A question of trust?

Dealing with inheritance for children


When we hear talk about ‘trusts’ the word often conjures up thoughts of Trust Funds and inconceivably wealthy children who take gap years and never need to do a day’s work in their lives. It’s true that trusts are typically seen as the preserve of the wealthy but they are actually used by a lot of us ‘ordinary’ families too and there is a good reason for that.

Despite seeming complicated to most, setting up a trust is an incredibly useful way to help keep control of more of your money or assets while you are passing it on for the benefit of children or grandchildren, ensuring it comes to them when they are in need of it and able to deal with the responsibility and potentially minimising tax liabilities for your family to pay after your death.

WHAT IS A TRUST? A trust is a legal structure - a sort of ‘legal wrapper’ - that allows you to set aside an amount of money and appoint someone you trust to manage it for the eventual benefit of someone else.

One of the advantages of this is that you know that children (or grandchildren) don’t end up having access to a large sum of money before you think they’re responsible enough to manage it. Instead, the trustees can choose how money contained in the trust is managed until the beneficiary reaches their 18th or 21st birthday for example.

A trust also allows rules to be put in place. The trustees can only use the money or assets within the ‘rules’ that you have set out in the trust deed. This may be that the funds can only be used for education or business purposes until the beneficiary reaches a certain age when it can be paidover to them outright. A charity trust could also be created, for instance, to pay financial support to exceptional scholars or only to pay out if the beneficiary meets certain criteria.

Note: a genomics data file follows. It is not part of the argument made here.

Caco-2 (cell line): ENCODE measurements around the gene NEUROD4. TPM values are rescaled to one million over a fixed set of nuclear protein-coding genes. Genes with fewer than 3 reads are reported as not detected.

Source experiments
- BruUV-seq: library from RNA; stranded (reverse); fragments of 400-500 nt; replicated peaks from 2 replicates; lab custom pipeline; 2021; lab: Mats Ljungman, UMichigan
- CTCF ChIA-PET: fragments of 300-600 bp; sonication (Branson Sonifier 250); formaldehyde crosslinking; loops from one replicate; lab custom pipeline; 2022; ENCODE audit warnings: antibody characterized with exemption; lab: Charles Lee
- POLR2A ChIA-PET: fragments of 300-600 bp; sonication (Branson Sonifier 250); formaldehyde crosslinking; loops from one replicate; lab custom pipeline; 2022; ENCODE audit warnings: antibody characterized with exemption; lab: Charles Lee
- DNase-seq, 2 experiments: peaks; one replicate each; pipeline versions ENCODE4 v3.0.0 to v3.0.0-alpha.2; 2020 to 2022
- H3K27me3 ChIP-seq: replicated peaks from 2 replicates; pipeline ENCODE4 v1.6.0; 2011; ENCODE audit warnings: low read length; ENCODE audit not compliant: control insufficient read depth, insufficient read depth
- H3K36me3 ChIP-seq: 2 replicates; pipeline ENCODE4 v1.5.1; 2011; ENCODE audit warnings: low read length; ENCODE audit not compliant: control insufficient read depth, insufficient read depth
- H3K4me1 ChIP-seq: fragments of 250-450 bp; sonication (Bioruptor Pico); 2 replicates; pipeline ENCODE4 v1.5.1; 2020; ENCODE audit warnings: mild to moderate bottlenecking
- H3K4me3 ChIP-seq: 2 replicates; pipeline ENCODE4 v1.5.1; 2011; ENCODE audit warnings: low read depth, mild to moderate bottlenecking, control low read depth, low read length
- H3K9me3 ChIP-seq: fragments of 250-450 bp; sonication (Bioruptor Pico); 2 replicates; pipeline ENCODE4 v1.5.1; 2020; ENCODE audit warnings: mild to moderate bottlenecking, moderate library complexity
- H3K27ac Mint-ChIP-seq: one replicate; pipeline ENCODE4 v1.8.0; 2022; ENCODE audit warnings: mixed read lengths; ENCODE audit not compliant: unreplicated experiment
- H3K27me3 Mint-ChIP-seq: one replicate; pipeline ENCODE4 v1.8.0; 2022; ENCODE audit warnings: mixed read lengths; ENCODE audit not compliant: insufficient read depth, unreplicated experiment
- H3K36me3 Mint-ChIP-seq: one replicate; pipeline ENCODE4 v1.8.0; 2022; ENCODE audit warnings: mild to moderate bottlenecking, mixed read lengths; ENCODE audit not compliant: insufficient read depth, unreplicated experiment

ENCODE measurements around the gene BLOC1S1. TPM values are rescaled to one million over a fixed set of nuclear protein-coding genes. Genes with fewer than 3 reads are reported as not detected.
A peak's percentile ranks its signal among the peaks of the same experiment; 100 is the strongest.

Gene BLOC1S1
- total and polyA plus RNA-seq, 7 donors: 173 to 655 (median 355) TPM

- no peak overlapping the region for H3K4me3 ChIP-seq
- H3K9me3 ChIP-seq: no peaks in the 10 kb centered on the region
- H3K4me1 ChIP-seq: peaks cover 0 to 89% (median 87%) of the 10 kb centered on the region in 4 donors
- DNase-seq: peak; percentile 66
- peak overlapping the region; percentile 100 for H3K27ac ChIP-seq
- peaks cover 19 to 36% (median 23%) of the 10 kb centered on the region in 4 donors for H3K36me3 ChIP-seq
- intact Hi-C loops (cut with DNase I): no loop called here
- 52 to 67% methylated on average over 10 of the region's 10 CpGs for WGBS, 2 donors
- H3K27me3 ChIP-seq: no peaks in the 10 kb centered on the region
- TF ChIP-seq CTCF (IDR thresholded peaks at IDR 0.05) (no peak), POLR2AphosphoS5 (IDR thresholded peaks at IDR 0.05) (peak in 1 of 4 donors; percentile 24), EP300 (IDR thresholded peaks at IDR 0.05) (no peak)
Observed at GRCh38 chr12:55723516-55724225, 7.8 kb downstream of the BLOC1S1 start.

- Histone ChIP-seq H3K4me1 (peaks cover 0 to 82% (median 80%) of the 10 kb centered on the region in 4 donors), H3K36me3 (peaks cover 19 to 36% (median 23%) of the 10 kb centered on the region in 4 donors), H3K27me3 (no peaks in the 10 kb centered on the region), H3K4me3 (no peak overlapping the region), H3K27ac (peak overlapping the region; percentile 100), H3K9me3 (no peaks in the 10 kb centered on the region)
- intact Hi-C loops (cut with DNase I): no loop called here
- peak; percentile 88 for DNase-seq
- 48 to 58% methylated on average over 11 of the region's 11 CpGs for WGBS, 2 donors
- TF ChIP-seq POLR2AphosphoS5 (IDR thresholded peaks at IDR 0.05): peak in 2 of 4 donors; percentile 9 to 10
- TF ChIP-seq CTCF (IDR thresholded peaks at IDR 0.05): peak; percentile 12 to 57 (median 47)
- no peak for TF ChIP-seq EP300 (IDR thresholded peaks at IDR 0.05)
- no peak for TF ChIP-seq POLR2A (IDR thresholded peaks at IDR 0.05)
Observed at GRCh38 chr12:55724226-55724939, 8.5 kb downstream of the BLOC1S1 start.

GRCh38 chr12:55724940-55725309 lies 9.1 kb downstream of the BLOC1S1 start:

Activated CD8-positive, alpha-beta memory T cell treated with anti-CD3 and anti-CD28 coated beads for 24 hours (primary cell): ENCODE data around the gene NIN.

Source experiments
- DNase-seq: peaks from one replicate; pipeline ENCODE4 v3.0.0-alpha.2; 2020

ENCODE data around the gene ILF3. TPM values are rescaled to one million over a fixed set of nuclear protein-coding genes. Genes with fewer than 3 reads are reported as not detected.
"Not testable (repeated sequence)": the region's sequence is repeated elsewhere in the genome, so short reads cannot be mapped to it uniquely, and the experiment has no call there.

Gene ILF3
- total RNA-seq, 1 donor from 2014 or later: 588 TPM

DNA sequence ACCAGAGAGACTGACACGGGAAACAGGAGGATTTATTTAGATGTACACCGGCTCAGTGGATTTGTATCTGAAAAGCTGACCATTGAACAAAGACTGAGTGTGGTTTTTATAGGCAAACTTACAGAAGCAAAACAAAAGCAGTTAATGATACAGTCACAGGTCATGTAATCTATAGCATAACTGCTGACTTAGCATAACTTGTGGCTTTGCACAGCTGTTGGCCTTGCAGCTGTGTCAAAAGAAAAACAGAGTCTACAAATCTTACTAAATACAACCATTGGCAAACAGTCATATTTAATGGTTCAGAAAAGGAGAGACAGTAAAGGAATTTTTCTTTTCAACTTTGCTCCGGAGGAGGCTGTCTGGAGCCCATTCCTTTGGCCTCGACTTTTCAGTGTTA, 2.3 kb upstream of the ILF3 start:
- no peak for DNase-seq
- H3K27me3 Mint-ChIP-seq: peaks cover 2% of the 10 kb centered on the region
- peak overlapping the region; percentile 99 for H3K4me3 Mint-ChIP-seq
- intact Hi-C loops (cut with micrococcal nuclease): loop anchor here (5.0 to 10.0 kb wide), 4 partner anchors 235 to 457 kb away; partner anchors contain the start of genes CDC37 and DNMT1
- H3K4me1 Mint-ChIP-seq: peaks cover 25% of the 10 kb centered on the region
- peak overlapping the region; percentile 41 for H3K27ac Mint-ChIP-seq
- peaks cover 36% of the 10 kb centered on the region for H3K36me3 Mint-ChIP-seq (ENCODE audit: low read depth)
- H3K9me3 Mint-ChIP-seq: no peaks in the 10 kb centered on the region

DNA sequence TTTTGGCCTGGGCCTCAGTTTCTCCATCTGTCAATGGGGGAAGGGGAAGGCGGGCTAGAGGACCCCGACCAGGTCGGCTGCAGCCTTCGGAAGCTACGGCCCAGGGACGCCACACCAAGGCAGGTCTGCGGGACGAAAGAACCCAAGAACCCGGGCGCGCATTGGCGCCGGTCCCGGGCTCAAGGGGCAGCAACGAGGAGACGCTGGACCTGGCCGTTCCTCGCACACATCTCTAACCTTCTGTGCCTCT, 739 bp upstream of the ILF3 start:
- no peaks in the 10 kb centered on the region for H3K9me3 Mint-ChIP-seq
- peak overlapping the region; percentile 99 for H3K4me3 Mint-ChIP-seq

Trusts are often seen as an effective way both to put limitations on children’s access to any early inheritance and to minimise inheritance tax payable by children. While tax benefits are seen as a secondary motivation for setting up a trust, they are still an important factor.

WHAT IS INHERITANCE TAX? Inheritance Tax (IHT) is tax which is payable on an estate when someone dies. In addition, IHT is payable on certain transfers made during a person’s lifetime – gifts and trusts made up to 7 years before death are still included in your estate for IHT purposes – so last minute planning might not be effective.

It’s worth noting that not all estates have to pay IHT. The current basic inheritance tax threshold is £325,000 (£650,000 for a married couple), so if you don’t have an estate to that value – you should be fine. There is also an extra IHT threshold for a family home being passed down to your direct descendants, which is currently £175,000 each (£350,000 for a married couple).

HOW DO I KNOW IF SETTING UP A TRUST IS THE RIGHT MOVE? Setting up a trust is a complicated legal procedure and it’s always best to discuss your options with a solicitor before deciding. For many, the benefits of setting up a trust are clear and people like to have the peace of mind that their money will go to the people they love at the right time, while minimising the effect of Inheritance tax on it.


At Gibson Kerr, our legal experts have many years’ experience in setting up trusts for families and can advise you on the best course of action.

Get in touch and we will be happy to talk to you. www.gibsonkerr.co.uk lindsay.maclean@gibsonkerr.co.uk 0131 208 2260